If this is shut off, then there is a danger of climate-flipped which would
result in glaciation across Eurasia; the increase albedo effect would cool
the climate still further, and other processes would begin. It is too soon
to know how it will play out above all because of the terrifying uniqueness
of the human experience. The planet earth had a different atmosphere
hundreds of millions of years ago. It was carbon and methan rich and oxygen
poor. The first simple life forms existed in that atmosophere, which would
poison us; but oxygen would have poisoned them. Ove a very long period of
time, simple life forms did change the atmosphere; they fixed carbon,
trapping it in their calcified shells or falling to the ocean bottom. More
oxygen and less GHG meant a colder planet more suited for mroe complex life
forms to emerge (us). What we did is, we dug up the fossilised remains of
the wee beasties who lived and died so long ago, called it Black Gold, and
rerealsed the trapped carbon into that atmosphere, thus restoring it to a
state last seens several hundred million years ago. We don't know what the
effect will be but we do know that the termohaline has already started to
shut down, so that therefore big climate changes are in store.
>     Now, I don't know about climate flipping, but I DO understand that, if
> people do not change the climate system, all reputable scientists
> agree we'd
> be going back in the freezer just about now, if not this millennium, then
> the next or the one after. And as you noted earlier these changes
> tend to be
> rather sudden. By the time people started noticing and talking about a
> series of unusually severe winters, we'd probably be well on the way to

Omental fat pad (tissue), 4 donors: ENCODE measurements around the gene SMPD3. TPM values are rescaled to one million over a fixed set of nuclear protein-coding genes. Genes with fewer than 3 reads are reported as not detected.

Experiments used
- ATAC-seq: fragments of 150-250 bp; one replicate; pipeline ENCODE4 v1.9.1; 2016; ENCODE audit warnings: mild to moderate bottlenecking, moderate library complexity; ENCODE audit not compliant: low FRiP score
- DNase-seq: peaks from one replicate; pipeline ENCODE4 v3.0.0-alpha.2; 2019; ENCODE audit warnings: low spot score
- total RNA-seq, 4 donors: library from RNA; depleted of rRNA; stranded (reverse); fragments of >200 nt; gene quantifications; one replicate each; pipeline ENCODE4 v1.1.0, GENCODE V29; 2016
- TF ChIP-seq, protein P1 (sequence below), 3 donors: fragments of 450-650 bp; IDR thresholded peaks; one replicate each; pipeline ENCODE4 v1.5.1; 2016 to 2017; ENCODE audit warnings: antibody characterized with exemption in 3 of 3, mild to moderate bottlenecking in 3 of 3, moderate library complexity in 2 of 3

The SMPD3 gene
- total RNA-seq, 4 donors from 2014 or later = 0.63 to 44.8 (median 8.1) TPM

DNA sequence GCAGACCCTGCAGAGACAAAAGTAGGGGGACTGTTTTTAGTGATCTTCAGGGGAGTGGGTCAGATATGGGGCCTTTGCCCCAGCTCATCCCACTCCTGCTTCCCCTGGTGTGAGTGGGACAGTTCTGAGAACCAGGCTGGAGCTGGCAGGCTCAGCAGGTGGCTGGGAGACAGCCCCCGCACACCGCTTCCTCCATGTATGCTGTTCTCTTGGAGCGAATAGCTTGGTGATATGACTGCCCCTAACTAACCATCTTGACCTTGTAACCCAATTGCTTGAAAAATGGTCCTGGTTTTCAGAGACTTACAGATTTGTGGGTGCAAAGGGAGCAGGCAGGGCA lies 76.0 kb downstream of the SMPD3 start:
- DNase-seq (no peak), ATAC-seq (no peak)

> Siberia.

Well, the first thing we'd notice would be changes in the ocean heat
conveyor, and that is indeed now happening. Your following remarks show why
you 'distrust the scientific consensus'. I don't think we agree on this. You
are simply dismissinbg the science because you don't like the sound of it.
Of course, there are huge uncertainties and gaps in knowledge and much
controversy, but to dismiss it in this way is wrong. What we know for sure
is that unabated GHG emissions are making the climate more unstable in ways
which threaten the human life-world and biodiversity in general. We cannot
be complacent about that. Because you dislike "catastrophic" and
> "ultimatistic" speculations, you are in danger of ignoring the evidence
that does exist and that is now accepted by an overhwelming majority of
reputable scientists. I would say that your continuing refuals to accept the
known facts about changes in the weather, the fact which is no longer denied
by anyone that mean temperatures have increased, does put you in the camp of
irrational denialists. It isn't newspeople who have been linking weather to
suspected climate change with zero scientific basis or understanding, it is
the scientists themselves. Why are you unready to acknowledge this? You say
>The deluge of misinformation is astounding, especially when  it comes to
"record breaking" summer temperatures or extreme events like hurricanes,
floods and droughts< but far from being misinformation, there is a wealth of
scientific evidence about the facts of these events